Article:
No S. China Sea patrols with Jakarta: Turnbull

Both Mr Malcolm Turnbull and Mr Joko Widodo are wary of actions that could draw displeasure from Beijing. They are seen here at an exhibition on the sidelines of the Iora meeting. At far right is Bangladesh's Prime Minister Sheikh Hasina
Both Mr Malcolm Turnbull and Mr Joko Widodo are wary of actions that could draw displeasure from Beijing. They are seen here at an exhibition on the sidelines of the Iora meeting. At far right is Bangladesh's Prime Minister Sheikh Hasina. PHOTO: AGENCE FRANCE-PRESSE

Australia is keen to boost maritime security cooperation but has no intention to increase tensions in the region

JAKARTA • Australian Prime Minister Malcolm Turnbull said yesterday that his country aimed to work more closely with Indonesia over maritime security, but there was no plan for the neighbours to hold joint patrols in the South China Sea.

In an interview with the Australian newspaper last month, Indonesian President Joko Widodo said he would like to see joint patrols and intended to raise the idea with Mr Turnbull, but only if it did not further inflame tensions with China.

"We are not going to undertake any actions which would increase tensions in the South China Sea," said Mr Turnbull, when asked whether Indonesia had raised the prospect of conducting joint patrols.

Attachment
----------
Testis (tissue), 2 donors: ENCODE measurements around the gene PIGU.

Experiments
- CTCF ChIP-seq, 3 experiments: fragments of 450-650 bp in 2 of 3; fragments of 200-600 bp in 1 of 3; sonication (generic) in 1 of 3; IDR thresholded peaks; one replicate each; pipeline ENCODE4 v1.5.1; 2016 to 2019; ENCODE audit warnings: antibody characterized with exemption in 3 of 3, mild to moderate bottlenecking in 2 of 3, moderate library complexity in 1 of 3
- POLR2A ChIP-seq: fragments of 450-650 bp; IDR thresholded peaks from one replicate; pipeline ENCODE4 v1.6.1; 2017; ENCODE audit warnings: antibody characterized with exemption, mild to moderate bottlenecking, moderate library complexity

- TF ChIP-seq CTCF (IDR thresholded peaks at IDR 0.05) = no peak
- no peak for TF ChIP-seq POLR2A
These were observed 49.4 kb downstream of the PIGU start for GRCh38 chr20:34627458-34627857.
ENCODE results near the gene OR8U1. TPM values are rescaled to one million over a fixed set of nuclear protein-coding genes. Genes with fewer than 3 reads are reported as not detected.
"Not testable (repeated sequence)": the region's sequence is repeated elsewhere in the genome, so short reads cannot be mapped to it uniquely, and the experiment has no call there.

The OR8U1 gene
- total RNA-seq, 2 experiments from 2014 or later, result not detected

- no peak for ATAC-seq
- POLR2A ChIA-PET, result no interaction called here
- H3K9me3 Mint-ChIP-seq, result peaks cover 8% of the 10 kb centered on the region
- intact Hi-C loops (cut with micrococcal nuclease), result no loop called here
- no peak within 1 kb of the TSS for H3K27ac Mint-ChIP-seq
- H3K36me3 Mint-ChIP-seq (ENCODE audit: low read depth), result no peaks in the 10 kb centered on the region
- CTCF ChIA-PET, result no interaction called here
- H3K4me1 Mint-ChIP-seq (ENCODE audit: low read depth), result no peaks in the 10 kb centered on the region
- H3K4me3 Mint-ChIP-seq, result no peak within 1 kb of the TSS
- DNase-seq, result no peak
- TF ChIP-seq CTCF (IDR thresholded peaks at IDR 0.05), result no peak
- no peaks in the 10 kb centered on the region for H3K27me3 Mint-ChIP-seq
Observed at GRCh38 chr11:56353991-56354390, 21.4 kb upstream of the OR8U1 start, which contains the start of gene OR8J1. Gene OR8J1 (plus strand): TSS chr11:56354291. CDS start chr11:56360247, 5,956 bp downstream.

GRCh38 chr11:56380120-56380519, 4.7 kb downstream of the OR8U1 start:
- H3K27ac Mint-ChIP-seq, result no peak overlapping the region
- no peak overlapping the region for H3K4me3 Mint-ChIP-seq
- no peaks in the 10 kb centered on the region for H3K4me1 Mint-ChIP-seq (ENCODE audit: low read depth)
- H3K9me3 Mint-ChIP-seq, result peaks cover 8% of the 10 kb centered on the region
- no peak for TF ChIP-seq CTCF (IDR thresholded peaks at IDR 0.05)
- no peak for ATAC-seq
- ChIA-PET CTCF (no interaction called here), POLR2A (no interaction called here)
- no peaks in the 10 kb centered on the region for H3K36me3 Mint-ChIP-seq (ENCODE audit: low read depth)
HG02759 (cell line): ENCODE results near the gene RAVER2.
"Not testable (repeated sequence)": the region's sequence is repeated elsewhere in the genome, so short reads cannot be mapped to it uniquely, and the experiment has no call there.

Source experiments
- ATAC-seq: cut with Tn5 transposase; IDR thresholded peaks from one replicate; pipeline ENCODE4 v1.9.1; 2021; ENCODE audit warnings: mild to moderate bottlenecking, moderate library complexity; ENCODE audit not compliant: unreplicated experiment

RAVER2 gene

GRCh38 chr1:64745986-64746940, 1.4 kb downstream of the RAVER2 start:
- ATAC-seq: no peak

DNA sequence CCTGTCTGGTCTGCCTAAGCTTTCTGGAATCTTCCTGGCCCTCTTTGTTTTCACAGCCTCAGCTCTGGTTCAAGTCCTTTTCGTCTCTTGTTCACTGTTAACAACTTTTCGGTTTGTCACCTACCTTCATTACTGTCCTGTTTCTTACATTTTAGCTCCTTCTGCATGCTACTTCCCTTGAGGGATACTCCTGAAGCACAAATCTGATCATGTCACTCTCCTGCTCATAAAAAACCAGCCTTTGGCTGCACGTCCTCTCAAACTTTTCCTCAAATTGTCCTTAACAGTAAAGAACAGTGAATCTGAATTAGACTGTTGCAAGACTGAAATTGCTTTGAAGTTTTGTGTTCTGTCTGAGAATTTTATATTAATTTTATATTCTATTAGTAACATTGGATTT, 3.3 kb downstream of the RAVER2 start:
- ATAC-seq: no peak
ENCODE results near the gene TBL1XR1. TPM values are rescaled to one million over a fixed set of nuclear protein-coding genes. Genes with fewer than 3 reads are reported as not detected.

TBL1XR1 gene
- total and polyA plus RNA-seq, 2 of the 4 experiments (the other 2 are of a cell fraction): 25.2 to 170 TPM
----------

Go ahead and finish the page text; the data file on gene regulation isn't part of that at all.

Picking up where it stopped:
"Our commitment is to increase our cooperation with each other in terms of maritime security. So we talk about more collaboration, more coordination, but it has not been taken any further than that," added Mr Turnbull, who is in Jakarta to attend a summit meeting of the 21-member Indian Ocean Rim Association (Iora).

Indonesia's Coordinating Minister for Maritime Affairs Luhut Pandjaitan also said after meeting Australian Foreign Minister Julie Bishop on Monday that he did not envisage joint patrols.

"I don't know whether it is necessary for us to do joint patrols over there, but for sure, for economic activity, we can do," Mr Luhut said.

China claims almost the entire South China Sea, through which about US$5 trillion (S$7 trillion) worth of trade passes each year.

Brunei, Malaysia, the Philippines, Taiwan and Vietnam also have claims to parts of the sea.

Indonesia has traditionally taken a neutral position on the South China Sea issue, acting as a buffer between China and fellow Asean members the Philippines and Vietnam.

But Jakarta was angered after China said the two countries had "overlapping claims" to waters close to Indonesia's Natuna Islands and staged a large-scale exercise on the edge of the South China Sea in October.

Australia - which says it takes no sides on South China Sea disputes but has supported US-led freedom of navigation activities in the region - has been rebuilding ties with Indonesia after a recent spat over the military.

REUTERS

A version of this article appeared in the print edition of The Straits Times on March 08, 2017, with the headline 'No S. China Sea patrols with Jakarta: Turnbull'. Print Edition | Subscribe